Step two: If you received an IRS form 1099-G stating you claimed benefits when you did not, you do not need to report those benefits on your taxes, according to the Ohio Department of Taxation.
“Generally, you should not include unemployment benefits you did not apply for as income on your federal and state income tax returns,” the Department of Taxation advises.
“You do not need to have a determination from ODJFS on your ID theft claim or a corrected 1099-G to file your federal and state income tax returns. However, you should continue to pursue a corrected 1099-G from ODJFS after your returns are filed to avoid a future audit by the IRS or ODT.”
Step three: Protect your identity.
“If you receive something from us and you did not file for unemployment benefits, it’s reasonable to assume, and I would encourage people to assume, that your identity has been compromised in one way or another,” said ODJFS spokesman Tom Betti.
This could be the result of several data breaches in recent years. The 2017 Equifax breach for example exposed the personal information of 147 million people.
If you think your identity was stolen, steps include:
– Reporting the incident to local law enforcement; keep a copy of that report.
– Review your credit report at AnnualCreditReport.com
– Place a fraud alert on your credit reports through the nationwide credit reporting companies. More resources are available at https://unemploymenthelp.ohio.gov/IdentityTheft.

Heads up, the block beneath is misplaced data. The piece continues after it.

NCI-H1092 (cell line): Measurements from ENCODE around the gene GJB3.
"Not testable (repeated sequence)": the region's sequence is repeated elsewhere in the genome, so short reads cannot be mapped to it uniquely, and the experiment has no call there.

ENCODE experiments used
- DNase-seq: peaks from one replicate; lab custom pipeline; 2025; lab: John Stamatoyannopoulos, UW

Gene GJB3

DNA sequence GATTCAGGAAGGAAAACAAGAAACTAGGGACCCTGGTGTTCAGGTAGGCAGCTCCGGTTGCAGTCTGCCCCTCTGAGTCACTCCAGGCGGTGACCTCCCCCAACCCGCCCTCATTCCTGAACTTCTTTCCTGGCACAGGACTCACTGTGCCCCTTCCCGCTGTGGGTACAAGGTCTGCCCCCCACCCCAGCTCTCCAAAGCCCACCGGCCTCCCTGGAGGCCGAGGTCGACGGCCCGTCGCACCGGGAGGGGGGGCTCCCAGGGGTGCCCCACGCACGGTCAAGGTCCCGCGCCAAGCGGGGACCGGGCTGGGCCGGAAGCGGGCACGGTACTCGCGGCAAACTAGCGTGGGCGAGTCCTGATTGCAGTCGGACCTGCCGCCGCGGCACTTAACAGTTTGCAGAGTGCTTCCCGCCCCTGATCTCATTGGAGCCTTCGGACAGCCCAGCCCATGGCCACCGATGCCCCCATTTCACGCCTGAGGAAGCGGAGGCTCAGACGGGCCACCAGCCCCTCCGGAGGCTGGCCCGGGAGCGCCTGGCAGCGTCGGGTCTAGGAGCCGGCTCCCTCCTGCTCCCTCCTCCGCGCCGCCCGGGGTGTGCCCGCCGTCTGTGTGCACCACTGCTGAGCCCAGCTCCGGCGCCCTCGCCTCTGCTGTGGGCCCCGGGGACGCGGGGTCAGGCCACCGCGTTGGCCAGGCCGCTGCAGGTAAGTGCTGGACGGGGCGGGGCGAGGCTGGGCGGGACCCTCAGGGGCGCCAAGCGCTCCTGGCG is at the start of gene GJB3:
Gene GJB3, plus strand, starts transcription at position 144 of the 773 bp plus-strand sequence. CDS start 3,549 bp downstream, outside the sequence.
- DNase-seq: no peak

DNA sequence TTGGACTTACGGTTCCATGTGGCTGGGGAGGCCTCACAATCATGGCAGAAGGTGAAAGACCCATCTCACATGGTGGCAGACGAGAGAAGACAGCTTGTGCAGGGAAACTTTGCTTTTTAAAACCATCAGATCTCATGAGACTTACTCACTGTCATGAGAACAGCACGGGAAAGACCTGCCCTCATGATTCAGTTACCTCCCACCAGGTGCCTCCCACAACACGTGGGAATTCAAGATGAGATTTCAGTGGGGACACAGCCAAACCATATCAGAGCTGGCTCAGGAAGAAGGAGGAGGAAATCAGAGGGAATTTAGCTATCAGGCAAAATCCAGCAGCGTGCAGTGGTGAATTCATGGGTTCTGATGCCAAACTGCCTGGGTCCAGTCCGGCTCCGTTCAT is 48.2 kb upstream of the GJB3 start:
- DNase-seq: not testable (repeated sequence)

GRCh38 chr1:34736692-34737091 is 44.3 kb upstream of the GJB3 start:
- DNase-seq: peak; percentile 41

As of Friday morning, 7,725 Ohioans had reported fraudulent filings to ODJFS.
Since March 2020, the agency has flagged roughly 44,000 out of 1.7 million new filings for traditional unemployment as potentially fraudulent. Of the 1.4 million filings for expanded pandemic unemployment — which is designed for self-employed people so doesn’t require employer verification — they have flagged about 796,000 claims.
The extension of expanded unemployment in December came with additional reporting requirements meant to reduce fraud. The ODJFS fraud unit has 141 employees and plans to increase that number to 183 by the end of March.
They are still tallying how much may have been fraudulently paid out. The issue is affecting unemployment claims in all 50 states, Betti said. Those who had false claims filed in their names in Ohio include Ohio Gov. Mike DeWine and Lt. Gov. Jon Husted.
“We know with major identity breaches in the last few years… a lot of our identities, from the governor down to reporters, our identities have been compromised,” Betti said.